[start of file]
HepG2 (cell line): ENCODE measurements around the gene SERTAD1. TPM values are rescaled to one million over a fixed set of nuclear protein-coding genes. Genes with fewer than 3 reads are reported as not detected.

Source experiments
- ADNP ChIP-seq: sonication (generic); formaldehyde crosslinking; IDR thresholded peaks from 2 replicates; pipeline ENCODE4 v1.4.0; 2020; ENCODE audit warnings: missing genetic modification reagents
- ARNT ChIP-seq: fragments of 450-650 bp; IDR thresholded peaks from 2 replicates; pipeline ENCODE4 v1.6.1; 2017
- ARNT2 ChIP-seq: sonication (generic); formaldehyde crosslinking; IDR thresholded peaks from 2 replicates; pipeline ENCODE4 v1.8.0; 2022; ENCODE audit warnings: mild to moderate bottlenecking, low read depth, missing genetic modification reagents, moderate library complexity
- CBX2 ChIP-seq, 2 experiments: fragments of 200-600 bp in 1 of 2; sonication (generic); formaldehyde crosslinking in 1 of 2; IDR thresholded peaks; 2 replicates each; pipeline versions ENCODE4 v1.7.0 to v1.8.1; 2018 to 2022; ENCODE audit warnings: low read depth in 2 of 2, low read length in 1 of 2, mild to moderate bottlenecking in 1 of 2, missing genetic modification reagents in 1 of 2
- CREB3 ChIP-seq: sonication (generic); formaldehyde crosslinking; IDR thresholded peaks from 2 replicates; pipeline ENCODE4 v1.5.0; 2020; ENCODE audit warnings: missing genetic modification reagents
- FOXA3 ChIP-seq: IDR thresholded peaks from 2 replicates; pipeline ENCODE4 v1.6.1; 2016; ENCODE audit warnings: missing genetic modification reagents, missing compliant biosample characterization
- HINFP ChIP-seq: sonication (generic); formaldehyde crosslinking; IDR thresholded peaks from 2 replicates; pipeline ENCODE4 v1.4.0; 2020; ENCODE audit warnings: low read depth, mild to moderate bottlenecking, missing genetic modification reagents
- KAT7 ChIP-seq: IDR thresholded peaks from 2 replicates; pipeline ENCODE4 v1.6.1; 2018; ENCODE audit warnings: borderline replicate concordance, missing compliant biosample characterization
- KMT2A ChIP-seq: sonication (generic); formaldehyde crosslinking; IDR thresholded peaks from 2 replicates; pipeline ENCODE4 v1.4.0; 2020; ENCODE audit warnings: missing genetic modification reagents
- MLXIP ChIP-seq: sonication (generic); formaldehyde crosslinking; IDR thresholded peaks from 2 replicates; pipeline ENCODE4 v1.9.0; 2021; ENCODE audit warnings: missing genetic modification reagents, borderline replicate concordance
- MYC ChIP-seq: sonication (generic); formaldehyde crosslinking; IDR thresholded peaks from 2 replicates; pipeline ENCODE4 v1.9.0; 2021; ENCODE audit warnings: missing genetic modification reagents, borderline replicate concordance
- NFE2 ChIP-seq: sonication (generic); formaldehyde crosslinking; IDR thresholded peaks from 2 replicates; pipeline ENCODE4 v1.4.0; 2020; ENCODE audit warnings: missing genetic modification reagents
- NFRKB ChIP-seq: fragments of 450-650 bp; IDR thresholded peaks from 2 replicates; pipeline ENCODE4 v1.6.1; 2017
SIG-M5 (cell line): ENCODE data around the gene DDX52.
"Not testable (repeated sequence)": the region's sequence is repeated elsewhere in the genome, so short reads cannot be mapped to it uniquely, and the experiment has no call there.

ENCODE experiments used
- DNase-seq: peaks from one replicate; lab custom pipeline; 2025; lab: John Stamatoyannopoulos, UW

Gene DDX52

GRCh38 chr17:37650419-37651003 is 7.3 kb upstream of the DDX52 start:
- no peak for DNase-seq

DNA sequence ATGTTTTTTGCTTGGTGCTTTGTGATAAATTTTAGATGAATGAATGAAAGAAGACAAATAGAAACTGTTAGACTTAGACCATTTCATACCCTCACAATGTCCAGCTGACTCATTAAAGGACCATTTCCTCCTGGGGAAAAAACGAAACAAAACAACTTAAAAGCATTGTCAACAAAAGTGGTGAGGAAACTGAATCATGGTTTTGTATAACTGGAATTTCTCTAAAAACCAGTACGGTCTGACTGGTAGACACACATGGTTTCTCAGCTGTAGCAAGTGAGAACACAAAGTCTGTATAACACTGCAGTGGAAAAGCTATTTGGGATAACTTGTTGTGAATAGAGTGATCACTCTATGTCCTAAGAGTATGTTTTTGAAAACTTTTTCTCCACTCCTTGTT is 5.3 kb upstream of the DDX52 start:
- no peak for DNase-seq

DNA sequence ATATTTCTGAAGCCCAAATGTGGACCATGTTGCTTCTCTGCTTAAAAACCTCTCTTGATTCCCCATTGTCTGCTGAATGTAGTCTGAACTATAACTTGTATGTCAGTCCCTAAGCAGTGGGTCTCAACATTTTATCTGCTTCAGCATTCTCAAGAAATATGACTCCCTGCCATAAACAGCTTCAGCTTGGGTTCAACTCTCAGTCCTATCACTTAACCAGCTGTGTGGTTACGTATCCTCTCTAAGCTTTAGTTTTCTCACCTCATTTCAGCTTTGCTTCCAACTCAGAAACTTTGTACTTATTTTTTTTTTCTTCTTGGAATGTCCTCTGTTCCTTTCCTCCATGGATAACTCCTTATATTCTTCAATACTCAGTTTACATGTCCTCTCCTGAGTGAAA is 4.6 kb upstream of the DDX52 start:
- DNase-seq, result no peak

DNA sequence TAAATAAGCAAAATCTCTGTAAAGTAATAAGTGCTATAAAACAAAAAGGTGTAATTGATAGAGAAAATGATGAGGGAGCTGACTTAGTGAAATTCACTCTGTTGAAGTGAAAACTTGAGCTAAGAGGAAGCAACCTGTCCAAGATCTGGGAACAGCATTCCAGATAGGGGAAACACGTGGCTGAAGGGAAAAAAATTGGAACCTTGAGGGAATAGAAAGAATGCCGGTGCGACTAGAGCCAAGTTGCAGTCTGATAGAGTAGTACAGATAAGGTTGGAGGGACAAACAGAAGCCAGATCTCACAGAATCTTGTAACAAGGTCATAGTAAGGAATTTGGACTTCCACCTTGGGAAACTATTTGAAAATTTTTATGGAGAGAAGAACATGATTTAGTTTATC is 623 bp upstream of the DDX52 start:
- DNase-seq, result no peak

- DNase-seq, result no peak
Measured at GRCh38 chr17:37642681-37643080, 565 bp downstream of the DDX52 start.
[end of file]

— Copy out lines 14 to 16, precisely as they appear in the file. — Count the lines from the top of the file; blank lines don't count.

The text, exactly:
- NFE2 ChIP-seq: sonication (generic); formaldehyde crosslinking; IDR thresholded peaks from 2 replicates; pipeline ENCODE4 v1.4.0; 2020; ENCODE audit warnings: missing genetic modification reagents
- NFRKB ChIP-seq: fragments of 450-650 bp; IDR thresholded peaks from 2 replicates; pipeline ENCODE4 v1.6.1; 2017
SIG-M5 (cell line): ENCODE data around the gene DDX52.